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Drax speeds up plans for coal conversion to gas

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Britain's Drax, which once owned Europe's most polluting coal-fired power plant, is speeding up plans to convert one of its six units to gas and could bid for a capacity contract as early as 2019, its chief executive said on Wednesday.

[ LONDON] Britain's Drax, which once owned Europe's most polluting coal-fired power plant, is speeding up plans to convert one of its six units to gas and could bid for a capacity contract as early as 2019, its chief executive said on Wednesday.

Under pressure from government plans to close all coal plants by 2025, Drax has increasingly turned to burning compressed wood pellets, or biomass.

It is also applying for permits to convert one of its units to run on gas, underlining the more profitable outlook for using gas plants to balance Britain's growing renewable energy output. "We have started the planning process to get permission to get one or more of these (gas) conversions," Chief Executive Dorothy Thompson told Reuters.

She said the most likely scenario was for one unit to be converted and that Drax could participate in bidding for a 15-year capacity market contract in the 2019 auction.

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Britain auctions long-term contracts under which power producers commit to providing back-up power supply if required which offers generators a lucrative way to secure future income.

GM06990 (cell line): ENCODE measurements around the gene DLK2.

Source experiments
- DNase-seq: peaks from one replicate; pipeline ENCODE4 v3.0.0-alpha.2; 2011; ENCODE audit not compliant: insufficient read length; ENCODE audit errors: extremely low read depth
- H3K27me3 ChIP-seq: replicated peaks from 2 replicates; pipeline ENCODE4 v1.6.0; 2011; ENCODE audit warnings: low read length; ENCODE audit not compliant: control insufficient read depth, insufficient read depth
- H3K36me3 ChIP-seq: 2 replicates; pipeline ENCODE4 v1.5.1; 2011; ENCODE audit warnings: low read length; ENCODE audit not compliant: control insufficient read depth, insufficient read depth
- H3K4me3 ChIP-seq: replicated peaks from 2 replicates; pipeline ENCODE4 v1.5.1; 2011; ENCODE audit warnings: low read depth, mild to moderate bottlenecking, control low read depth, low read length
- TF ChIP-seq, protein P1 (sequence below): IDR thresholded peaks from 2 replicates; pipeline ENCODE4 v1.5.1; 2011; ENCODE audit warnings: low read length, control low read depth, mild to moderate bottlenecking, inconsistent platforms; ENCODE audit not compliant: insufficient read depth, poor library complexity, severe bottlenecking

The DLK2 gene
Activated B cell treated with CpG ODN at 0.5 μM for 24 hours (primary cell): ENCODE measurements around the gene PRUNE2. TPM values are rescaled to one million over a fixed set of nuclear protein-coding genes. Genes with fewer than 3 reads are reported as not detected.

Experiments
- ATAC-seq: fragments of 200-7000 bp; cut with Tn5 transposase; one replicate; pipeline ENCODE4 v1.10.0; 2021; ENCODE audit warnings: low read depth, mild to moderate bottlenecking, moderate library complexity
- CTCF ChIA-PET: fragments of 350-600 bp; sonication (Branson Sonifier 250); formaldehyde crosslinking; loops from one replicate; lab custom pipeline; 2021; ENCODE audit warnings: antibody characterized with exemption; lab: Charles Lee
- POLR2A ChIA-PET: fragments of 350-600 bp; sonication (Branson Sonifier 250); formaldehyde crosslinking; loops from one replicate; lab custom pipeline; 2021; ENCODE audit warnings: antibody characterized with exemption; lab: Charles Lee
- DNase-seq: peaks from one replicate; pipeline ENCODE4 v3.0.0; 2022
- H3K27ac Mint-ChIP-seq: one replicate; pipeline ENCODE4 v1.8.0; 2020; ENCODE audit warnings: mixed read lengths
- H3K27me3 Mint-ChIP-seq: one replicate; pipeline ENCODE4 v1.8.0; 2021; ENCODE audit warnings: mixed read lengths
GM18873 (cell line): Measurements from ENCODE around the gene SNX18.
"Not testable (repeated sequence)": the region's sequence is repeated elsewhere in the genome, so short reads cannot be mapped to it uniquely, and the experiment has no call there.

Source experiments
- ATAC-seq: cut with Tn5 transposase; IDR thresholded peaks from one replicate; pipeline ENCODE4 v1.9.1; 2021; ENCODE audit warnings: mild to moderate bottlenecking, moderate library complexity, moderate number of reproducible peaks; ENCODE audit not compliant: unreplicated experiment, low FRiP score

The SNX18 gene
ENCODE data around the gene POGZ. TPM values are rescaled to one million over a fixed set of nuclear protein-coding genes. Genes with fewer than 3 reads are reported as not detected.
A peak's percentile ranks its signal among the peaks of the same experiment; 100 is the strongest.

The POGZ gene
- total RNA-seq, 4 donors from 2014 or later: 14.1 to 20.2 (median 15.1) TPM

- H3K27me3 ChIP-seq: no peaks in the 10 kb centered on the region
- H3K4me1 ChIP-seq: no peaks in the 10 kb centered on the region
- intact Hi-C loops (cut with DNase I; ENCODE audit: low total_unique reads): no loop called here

In a setback to its biomass conversion plans, Drax said a unit at which it has been trialling to burn biomass only will be returning to running entirely on coal this winter as it will be producing more reliably.

Drax said its full-year earnings target remained on track despite a one-off foreign exchange hit which sent it to a first half loss.

Drax, which raised its dividend payments last month, reported a loss of £83 million (S$147.7 million) versus a £184 million profit a year earlier.

Its shares were down 4.6 per cent at 0732 GMT.

Underlying earnings were up 73 per cent at £121 million mainly due to Opus Energy, a business energy supplier it acquired last year. However, it took a £65 million hit on unfavourable currency movements.

REUTERS

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